Military Police training is conducted initially at the Canadian Forces Military Police Acadamy (CFMPA)at CFB Borden, Ontario. The Basic Military Occupation (MOC) course (Trade Level QL3) consists of a 3 week driving course and 6 month Trade course and qualifies the MP in his or her basic trade as an MP (MOC 811). Graduates are posted on a probationary basis to an MP unit for supervised on the job training. This probationary period is of one year, during which they are carefully assessed. Non Commissioned Members have the opportunity to take Advanced MOC and specialised training. Some of the advanced and specialty courses offered are: Criminal Investigator; Officer Safety Instructor; Criminal Identification Specialist; Polygraph Examiner; Drug Investigator; and Airplane Security Specialist. Military Police also provide Close Protection for senior officers and officials, and may serve on the security staff of Canadian embassies around the world.

Commissioned Officers (MOC 81) generally enter upon graduation from the Royal Military College of Canada or other Officer Training Program, however many are commissioned from the ranks. Upon the completion of the Security Officer Course, Officers are assigned to MP Platoons or Canadian Forces Bases.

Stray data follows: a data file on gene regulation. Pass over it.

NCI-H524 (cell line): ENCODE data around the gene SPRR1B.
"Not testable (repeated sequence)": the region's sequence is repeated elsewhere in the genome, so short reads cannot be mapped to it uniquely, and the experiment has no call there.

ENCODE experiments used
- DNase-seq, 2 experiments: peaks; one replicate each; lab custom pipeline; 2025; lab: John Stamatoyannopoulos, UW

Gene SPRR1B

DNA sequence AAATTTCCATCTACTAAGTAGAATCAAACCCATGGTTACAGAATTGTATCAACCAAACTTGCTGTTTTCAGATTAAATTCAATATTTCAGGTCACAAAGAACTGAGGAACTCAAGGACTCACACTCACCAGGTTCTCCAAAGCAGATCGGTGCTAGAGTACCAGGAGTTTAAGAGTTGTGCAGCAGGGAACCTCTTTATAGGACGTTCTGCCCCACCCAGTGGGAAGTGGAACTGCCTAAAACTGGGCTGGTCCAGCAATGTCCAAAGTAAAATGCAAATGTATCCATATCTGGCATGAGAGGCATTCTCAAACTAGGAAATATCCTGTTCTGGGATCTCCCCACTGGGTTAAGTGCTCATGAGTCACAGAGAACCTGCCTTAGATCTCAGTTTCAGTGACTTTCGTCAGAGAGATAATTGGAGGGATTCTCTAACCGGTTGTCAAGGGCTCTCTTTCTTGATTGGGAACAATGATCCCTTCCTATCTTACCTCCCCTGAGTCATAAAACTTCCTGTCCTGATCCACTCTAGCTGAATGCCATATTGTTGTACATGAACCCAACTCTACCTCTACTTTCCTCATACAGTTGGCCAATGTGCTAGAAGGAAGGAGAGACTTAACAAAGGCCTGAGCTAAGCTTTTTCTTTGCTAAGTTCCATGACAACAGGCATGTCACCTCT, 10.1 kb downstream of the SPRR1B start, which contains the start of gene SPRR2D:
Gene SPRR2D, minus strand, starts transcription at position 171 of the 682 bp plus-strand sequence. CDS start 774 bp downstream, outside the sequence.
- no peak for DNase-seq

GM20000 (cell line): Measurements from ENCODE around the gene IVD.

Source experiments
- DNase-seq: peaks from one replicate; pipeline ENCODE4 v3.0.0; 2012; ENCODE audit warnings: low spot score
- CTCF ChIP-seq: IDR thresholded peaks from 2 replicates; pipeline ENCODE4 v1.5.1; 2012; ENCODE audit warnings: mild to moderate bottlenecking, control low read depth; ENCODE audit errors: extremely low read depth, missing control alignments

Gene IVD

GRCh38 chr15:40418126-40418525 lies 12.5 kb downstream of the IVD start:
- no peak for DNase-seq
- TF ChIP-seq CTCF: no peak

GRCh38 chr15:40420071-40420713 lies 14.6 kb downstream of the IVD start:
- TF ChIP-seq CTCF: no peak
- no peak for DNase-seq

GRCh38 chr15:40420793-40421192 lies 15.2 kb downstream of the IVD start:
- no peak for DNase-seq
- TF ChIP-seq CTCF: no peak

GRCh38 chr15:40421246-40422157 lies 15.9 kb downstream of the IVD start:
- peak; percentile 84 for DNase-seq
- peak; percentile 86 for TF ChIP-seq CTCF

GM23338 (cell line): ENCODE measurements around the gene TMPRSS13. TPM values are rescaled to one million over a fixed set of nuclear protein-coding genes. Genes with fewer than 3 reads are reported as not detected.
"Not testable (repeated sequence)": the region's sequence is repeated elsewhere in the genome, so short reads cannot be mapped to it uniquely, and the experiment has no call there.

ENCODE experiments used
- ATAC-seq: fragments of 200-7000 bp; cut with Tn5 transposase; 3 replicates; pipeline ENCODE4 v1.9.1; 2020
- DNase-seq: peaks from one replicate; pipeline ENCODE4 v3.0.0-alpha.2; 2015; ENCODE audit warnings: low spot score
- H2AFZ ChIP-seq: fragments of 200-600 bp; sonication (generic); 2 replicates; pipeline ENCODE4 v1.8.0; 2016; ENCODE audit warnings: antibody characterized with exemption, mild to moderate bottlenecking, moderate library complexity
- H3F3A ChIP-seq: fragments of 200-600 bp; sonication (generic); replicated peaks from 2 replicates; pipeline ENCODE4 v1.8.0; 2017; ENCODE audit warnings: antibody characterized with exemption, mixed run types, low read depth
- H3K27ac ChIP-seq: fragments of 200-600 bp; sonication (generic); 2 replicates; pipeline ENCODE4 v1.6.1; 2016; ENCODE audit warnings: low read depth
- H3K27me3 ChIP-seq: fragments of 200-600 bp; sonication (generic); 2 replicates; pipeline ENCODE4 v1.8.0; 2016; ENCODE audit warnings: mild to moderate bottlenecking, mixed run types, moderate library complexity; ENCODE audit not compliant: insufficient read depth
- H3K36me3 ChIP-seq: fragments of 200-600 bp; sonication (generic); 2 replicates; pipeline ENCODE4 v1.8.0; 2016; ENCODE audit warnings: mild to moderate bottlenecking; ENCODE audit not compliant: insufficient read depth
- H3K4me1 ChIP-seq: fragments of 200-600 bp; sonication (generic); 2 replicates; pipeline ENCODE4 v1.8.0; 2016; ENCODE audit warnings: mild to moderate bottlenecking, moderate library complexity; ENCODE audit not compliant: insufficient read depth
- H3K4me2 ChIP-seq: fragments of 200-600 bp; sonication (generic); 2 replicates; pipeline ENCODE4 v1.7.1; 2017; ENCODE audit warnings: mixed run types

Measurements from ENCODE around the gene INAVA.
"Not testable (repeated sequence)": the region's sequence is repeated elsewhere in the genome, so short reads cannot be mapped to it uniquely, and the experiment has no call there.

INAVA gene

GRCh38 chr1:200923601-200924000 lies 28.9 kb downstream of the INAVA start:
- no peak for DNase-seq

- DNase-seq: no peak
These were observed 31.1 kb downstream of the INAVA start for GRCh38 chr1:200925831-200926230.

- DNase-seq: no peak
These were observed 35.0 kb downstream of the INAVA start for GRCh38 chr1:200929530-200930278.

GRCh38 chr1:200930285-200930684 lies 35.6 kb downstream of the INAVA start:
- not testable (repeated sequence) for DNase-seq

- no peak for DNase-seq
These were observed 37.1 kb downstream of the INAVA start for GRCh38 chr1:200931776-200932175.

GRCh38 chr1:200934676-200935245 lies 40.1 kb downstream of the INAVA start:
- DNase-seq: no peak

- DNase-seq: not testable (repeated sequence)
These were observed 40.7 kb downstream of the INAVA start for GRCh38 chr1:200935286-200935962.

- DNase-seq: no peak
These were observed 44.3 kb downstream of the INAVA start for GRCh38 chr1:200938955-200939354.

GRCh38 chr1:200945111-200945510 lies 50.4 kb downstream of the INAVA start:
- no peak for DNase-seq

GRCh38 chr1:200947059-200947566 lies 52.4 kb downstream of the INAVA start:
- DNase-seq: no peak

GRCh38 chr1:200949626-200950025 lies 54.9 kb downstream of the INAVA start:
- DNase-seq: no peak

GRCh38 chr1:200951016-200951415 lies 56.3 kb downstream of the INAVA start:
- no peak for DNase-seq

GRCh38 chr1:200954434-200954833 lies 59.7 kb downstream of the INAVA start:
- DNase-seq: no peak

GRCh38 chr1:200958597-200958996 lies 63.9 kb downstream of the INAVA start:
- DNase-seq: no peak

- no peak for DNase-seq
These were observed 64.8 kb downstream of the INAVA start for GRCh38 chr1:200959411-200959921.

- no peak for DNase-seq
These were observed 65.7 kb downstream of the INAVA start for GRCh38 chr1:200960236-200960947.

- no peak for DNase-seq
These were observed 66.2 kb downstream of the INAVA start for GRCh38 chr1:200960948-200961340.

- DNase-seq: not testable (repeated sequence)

For more detailed information on Canadian Forces Military Police Recruiting,click Here

Photo credit: Dwayne Hordij

Two CFMPA students and a Master Corporal instructor, July 2010. The instructor is wearing the standard MP OPD uniform without the soft body armor. As the students are not yet qualified MPs they are wearing the berets of their respective elements: Air and Land, with the MP cap badge. Upon graduation they will be entitled to wear the red beret and MP identifiers. Note the "blue guns" worn for training demonstrations. Also of interest is the bilingual CFMPA STUDENT brassard.

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This website is entirely the responsibility of the author and does not reflect the official opinion or policy of the Department of National Defence, the Canadian Forces Military Police Branch or any other Canadian Government agency.